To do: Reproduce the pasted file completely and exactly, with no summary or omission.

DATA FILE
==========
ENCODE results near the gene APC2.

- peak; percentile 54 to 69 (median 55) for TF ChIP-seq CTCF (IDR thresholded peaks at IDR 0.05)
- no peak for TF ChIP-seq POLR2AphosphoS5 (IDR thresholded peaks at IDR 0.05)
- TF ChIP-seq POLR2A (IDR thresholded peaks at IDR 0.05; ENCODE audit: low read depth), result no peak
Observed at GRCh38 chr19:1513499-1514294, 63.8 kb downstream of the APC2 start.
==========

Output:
ENCODE results near the gene APC2.

- peak; percentile 54 to 69 (median 55) for TF ChIP-seq CTCF (IDR thresholded peaks at IDR 0.05)
- no peak for TF ChIP-seq POLR2AphosphoS5 (IDR thresholded peaks at IDR 0.05)
- TF ChIP-seq POLR2A (IDR thresholded peaks at IDR 0.05; ENCODE audit: low read depth), result no peak
Observed at GRCh38 chr19:1513499-1514294, 63.8 kb downstream of the APC2 start.